World Press Freedom Day: Africa, Nigeria in perspective
“No democracy is complete without access to transparent and reliable information. It is the cornerstone for building fair and impartial institutions, holding leaders accountable and speaking truth to power,” António Guterres, United Nations Secretary-General said.
World Press Freedom Day celebrates the fundamental principles of press freedom, assesses the state of press freedom throughout the world, defends the media from attacks on their independence, and pays tribute to journalists who have lost their lives in the line of duty.
It was proclaimed by the UN General Assembly in 1993, following the recommendation of the 26th session of UNESCO’s General Conference in 1991.
The 2019 World Press Freedom Day is themed “Media for Democracy: Journalism and Elections in Times of Disinformation”. It aims to address challenges faced by media in elections, along with the media’s potential in supporting peace and reconciliation processes.
Some of these challenges include government clamp down on media houses, restriction of information circulation and dissemination, assault and attacks on journalists as well spread of fake news.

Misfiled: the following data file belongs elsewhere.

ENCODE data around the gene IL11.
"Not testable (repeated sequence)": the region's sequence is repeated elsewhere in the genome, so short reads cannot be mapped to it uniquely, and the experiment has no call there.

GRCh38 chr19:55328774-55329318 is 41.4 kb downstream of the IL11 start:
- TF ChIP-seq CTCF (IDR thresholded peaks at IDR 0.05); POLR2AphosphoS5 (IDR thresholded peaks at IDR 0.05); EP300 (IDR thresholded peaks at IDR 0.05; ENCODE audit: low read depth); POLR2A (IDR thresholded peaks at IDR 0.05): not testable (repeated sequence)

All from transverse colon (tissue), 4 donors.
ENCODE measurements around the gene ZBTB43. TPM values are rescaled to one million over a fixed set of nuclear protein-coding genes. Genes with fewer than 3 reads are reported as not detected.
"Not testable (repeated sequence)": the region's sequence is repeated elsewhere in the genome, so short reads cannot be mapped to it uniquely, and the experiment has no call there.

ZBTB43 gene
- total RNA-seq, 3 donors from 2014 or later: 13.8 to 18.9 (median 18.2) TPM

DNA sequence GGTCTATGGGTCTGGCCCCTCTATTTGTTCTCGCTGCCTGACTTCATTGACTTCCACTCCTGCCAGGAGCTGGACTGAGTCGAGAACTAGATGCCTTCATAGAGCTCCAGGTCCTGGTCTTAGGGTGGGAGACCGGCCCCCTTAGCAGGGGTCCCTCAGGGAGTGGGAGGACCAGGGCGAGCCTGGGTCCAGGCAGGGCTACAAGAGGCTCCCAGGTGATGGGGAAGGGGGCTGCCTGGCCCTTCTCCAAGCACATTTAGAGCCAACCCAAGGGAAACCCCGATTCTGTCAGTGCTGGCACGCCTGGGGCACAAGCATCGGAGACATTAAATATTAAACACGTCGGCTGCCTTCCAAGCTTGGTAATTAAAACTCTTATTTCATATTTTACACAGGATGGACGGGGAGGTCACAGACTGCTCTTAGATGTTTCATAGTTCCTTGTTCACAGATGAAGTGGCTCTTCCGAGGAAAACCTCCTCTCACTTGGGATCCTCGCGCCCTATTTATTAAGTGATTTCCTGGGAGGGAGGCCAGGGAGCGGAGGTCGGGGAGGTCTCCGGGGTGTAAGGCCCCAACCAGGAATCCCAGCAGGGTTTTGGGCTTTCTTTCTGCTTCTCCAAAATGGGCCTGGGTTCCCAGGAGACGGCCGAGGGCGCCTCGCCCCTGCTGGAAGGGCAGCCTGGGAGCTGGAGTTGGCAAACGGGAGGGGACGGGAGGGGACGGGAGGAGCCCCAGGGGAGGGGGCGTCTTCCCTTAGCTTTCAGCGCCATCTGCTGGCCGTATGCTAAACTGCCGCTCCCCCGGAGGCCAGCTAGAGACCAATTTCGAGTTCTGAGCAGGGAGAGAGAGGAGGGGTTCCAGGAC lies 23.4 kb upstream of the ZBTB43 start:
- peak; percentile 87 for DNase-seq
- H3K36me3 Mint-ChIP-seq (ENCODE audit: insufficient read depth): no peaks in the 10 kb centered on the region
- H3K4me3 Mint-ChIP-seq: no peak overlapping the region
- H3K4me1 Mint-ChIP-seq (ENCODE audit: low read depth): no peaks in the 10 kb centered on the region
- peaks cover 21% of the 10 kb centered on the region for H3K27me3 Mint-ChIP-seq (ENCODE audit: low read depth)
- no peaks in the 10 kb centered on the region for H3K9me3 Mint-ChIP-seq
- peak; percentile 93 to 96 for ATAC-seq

Recently in Lagos, Nigeria, panellists, participants from 32 countries at the Digital Rights and Inclusion Forum organised by Paradigm Initiative decried the growing marginalisation of Africans in information accessibility in the digital space.
The panellists and participants cited different examples of digital rights marginalisation in Africa.
Some African countries in recent years have suffered internet shutdown from their governments to “contain and manage” information circulated through the internet.
Currently, Chad has been without internet for the past 13 months. Algeria, Cameroon, Ethiopia and Tanzania have also been on the receiving end of a government clampdown on citizens’ right to information.
The Nigerian press is also not excluded from government clampdown.
Nigeria is currently ranked 120 out of 180 countries in the latest World Press Freedom Index released by the international media watchdog, Reporters Without Borders.
In January 2019, personnel of the Nigerian Army arrested staff and invaded offices of Daily Trust in Maiduguri and Abuja for publishing a scoop of an impending Boko Haram attack on a town.
Also, the editor and publisher of the Weekly Source Newspaper in Yenagoa, Bayelsa State Jones Abiri was detained by the Department of State Services (DSS) for two years without arraignment in court.
A journalist with Premium Times Samuel Ogundipe, was detained in 2018 by the government for refusing to disclose his source for a story that involved former Inspector General of Police Ibrahim Idris.
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